The history of wheat cultivation

  • G. D. H. Bell
Part of the Wheat Breeding book series (TLB)

Abstract

There is wide agreement from the archaeological evidence that the earliest agriculture of the Old World was associated with the Fertile Crescent of the Near East. The basis of the farming was the rearing of sheep and goats, accompanied by the cultivation of barley and of einkorn and emmer wheats, which were the staple cereals. The dating of this period is considered to be between 9000 and 7000 BC (Murray, 1970) and the beginnings, of plant domestication around 8000 BC (Renfrew, 1973). These dates agree satisfactorily with the biological evidence concerning the origins of the cultivated forms, and the association of the distribution of the primitive cereals with the development of settled agriculture and the establishment of the earliest farming communities is generally accepted. However, it should be borne in mind that the area of the Near East concerned has been intensively studied archaeologically, and there are other ancient areas of settlement, as for example certain Asiatic sites from which the evidence has been largely lost (Murray, 1970).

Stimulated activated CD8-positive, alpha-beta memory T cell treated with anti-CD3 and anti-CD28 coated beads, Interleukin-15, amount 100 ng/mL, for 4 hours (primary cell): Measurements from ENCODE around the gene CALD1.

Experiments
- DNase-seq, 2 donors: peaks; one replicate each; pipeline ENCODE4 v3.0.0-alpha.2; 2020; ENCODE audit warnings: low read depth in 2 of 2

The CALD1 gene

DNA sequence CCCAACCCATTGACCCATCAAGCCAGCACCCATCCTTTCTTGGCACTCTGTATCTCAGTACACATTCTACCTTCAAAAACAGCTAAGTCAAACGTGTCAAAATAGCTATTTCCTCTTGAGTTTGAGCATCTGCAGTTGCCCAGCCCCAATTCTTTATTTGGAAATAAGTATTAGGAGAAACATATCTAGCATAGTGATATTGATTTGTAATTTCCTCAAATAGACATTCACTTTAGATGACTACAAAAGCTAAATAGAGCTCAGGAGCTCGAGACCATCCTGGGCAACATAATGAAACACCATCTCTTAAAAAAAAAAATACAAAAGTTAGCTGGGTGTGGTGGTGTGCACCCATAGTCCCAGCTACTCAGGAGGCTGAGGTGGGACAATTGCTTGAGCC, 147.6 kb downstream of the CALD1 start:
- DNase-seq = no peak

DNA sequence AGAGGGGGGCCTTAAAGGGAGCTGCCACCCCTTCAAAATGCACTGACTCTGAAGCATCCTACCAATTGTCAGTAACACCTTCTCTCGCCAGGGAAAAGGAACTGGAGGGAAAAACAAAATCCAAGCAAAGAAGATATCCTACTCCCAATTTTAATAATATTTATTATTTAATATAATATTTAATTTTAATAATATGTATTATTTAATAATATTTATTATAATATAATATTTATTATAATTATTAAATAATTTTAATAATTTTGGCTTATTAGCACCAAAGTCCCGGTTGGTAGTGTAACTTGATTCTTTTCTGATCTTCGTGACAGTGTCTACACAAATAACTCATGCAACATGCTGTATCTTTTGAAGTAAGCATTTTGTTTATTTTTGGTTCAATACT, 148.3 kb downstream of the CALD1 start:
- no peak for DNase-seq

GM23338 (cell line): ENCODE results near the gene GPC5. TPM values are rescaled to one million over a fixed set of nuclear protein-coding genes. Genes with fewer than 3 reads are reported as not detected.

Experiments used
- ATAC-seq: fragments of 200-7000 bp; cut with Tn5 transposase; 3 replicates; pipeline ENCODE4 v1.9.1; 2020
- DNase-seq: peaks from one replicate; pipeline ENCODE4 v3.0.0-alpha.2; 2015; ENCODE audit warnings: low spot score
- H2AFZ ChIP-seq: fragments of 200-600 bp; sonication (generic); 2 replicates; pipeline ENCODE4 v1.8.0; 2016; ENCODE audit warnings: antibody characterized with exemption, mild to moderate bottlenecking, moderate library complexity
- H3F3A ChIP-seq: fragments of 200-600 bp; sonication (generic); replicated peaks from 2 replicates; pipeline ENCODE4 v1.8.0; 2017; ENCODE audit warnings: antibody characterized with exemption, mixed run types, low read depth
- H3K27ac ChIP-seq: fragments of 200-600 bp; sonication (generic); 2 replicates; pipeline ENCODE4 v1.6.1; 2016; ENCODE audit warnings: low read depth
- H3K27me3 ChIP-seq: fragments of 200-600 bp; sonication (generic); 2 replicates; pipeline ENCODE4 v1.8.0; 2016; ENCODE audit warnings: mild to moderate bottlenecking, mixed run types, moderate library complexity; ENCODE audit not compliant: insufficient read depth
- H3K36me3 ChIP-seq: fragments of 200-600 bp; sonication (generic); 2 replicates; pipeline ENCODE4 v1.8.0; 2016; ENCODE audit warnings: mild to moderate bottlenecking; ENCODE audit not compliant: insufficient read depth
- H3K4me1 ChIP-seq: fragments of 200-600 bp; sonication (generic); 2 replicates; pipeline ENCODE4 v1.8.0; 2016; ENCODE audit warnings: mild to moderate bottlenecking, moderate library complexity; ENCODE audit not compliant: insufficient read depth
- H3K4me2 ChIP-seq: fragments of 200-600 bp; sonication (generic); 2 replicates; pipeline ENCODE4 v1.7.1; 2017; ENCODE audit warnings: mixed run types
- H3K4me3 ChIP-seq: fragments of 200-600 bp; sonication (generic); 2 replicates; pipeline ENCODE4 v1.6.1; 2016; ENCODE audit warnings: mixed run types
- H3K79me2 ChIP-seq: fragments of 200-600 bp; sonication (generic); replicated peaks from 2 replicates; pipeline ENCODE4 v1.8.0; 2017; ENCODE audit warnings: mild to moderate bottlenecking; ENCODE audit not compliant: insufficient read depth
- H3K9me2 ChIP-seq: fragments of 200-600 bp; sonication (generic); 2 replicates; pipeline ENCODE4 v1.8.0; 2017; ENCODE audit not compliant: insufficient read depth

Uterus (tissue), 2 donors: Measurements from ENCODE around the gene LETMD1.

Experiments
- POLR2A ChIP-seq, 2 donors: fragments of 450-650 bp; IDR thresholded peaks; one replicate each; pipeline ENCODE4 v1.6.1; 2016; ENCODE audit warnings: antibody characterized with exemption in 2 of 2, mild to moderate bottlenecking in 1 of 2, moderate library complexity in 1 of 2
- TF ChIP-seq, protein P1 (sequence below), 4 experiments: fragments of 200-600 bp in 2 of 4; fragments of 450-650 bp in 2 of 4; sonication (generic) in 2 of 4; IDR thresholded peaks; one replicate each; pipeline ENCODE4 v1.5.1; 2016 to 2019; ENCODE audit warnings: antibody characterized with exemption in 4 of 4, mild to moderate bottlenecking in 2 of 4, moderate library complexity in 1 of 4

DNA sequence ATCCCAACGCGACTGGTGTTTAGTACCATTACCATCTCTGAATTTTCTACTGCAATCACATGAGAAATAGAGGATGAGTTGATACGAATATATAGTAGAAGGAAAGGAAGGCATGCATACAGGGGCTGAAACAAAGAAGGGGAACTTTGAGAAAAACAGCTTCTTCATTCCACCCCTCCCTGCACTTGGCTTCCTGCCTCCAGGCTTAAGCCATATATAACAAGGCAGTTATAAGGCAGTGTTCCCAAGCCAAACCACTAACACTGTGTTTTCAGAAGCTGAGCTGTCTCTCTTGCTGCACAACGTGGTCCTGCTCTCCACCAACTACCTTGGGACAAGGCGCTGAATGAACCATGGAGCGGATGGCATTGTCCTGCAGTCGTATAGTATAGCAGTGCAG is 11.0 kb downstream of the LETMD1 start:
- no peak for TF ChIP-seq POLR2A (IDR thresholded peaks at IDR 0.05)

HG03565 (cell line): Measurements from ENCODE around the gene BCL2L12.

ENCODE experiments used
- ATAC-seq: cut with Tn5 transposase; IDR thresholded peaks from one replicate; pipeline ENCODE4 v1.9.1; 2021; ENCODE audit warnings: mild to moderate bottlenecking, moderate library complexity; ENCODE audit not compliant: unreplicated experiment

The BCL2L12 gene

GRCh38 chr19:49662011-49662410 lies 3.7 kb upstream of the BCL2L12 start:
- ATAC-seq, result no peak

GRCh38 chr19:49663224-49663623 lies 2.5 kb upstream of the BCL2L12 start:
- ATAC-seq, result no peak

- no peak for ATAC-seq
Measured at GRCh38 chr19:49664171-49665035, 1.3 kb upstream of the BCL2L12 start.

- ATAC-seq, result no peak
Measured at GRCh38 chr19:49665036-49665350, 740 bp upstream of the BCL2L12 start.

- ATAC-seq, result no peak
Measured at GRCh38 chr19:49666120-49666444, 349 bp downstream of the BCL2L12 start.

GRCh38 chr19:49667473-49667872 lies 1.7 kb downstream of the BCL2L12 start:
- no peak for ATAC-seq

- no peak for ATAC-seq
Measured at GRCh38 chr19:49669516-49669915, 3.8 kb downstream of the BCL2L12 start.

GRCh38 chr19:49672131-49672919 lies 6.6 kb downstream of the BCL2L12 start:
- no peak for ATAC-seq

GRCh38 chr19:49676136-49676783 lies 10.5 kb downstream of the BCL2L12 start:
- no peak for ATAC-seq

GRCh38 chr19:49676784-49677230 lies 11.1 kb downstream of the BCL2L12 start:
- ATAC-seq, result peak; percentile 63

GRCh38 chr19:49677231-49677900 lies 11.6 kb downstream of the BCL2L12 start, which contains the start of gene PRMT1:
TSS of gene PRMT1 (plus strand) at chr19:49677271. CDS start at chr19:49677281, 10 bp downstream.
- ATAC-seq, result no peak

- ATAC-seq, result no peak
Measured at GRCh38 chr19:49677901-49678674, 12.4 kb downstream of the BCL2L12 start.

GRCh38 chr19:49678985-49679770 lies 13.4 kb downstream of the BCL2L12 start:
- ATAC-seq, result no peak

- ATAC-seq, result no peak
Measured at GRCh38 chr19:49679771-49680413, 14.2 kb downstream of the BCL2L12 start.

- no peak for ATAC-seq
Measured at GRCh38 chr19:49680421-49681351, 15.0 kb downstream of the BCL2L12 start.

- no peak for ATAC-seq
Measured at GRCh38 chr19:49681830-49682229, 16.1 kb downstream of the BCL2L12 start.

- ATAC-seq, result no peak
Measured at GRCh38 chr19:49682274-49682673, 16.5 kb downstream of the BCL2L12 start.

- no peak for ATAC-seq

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© Springer Science+Business Media Dordrecht 1987

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  • G. D. H. Bell

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